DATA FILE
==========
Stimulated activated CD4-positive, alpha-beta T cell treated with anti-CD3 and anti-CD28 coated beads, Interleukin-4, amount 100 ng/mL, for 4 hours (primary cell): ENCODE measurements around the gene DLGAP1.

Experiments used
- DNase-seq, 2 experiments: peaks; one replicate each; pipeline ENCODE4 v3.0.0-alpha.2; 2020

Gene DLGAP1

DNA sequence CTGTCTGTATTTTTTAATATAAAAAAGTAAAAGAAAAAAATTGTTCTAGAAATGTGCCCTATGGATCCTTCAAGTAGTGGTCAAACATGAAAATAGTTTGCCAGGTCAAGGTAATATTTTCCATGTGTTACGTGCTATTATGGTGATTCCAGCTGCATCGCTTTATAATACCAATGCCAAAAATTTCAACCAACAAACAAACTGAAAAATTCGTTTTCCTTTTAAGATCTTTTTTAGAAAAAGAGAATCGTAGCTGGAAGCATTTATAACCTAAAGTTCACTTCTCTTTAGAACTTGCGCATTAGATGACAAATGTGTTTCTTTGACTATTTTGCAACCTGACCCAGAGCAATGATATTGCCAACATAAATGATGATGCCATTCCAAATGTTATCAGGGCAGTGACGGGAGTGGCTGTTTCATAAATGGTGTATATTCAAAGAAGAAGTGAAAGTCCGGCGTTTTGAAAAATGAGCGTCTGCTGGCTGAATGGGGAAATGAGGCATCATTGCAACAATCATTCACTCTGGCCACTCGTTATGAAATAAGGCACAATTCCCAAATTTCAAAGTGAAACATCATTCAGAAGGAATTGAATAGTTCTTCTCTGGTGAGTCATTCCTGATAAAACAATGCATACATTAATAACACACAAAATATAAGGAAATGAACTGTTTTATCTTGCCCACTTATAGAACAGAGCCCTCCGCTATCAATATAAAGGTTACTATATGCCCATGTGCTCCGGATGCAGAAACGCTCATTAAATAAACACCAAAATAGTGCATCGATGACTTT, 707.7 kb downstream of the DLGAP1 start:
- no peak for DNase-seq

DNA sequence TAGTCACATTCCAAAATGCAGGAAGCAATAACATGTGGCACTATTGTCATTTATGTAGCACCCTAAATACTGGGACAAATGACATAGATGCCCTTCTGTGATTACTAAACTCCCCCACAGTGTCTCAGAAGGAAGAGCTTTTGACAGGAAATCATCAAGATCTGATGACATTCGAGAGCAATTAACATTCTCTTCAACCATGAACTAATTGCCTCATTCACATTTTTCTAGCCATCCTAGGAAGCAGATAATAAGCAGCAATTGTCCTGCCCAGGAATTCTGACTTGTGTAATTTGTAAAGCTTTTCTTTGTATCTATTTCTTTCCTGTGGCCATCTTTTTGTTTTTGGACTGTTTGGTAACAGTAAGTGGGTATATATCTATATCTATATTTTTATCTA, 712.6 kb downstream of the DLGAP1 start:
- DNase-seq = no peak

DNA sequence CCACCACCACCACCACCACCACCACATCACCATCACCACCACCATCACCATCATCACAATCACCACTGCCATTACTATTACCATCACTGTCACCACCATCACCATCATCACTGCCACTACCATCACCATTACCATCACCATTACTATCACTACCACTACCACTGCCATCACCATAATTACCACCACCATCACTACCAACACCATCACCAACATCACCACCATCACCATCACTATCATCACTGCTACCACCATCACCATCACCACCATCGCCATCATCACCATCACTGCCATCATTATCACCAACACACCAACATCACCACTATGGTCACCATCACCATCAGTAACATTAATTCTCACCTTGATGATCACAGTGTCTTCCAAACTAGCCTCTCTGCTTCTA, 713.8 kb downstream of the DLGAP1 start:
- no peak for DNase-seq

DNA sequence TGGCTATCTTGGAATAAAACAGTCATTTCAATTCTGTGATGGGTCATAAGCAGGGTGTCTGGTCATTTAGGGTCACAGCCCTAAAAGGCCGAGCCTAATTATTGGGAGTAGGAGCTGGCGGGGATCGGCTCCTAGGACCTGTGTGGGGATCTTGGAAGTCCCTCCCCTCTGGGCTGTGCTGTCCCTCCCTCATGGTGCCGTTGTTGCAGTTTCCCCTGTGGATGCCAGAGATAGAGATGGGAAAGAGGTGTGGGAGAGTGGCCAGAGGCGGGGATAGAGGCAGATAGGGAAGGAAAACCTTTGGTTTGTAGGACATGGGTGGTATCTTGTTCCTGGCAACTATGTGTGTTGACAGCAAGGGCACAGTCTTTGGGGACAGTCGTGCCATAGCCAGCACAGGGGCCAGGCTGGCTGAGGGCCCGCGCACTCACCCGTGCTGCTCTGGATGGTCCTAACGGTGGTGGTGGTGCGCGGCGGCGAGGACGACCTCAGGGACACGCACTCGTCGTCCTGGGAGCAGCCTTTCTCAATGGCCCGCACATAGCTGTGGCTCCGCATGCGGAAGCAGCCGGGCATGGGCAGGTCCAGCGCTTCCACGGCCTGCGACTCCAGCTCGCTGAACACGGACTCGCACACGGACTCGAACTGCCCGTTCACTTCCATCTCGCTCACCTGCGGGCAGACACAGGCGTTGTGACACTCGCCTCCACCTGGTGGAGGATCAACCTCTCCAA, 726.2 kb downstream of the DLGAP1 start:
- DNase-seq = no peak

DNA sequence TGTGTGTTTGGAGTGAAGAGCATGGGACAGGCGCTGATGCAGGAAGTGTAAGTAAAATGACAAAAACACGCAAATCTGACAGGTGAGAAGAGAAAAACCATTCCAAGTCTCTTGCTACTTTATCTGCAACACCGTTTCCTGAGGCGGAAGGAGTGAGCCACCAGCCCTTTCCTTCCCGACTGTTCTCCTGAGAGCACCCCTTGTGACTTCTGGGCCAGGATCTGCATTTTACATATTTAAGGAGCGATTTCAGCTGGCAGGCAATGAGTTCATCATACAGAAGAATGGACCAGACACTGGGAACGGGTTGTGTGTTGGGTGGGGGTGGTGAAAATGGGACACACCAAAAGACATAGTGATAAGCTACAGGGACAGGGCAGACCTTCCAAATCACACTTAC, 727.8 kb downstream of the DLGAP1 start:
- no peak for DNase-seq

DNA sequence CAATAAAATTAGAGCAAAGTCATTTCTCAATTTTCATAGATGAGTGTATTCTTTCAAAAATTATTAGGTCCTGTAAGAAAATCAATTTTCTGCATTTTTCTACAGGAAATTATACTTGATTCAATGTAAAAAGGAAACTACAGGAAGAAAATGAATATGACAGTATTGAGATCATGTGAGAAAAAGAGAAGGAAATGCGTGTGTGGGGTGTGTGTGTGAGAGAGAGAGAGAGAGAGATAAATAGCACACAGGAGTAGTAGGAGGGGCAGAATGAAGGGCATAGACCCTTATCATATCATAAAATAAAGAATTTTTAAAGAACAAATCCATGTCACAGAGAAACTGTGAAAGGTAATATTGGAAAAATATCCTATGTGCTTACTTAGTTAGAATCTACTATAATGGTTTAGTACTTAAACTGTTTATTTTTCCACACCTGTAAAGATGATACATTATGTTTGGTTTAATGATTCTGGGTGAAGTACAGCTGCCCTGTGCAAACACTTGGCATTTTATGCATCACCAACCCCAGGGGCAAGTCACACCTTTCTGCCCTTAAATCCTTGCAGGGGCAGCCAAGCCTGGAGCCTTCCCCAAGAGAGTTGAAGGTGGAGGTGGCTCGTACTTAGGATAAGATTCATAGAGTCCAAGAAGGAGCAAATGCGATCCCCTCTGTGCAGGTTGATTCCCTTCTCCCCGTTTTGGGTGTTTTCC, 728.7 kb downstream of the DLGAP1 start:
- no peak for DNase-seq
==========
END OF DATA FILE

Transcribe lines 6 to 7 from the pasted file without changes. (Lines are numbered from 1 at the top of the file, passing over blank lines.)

- no peak for DNase-seq

DNA sequence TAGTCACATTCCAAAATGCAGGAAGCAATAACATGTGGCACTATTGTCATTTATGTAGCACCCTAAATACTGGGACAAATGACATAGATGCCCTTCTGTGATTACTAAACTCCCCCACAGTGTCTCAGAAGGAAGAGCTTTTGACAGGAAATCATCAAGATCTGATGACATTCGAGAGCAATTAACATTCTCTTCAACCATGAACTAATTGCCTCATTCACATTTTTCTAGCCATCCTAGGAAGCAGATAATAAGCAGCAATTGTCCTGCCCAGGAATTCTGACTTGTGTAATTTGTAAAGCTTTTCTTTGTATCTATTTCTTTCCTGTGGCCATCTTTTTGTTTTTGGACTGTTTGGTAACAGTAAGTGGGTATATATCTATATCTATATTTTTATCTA, 712.6 kb downstream of the DLGAP1 start: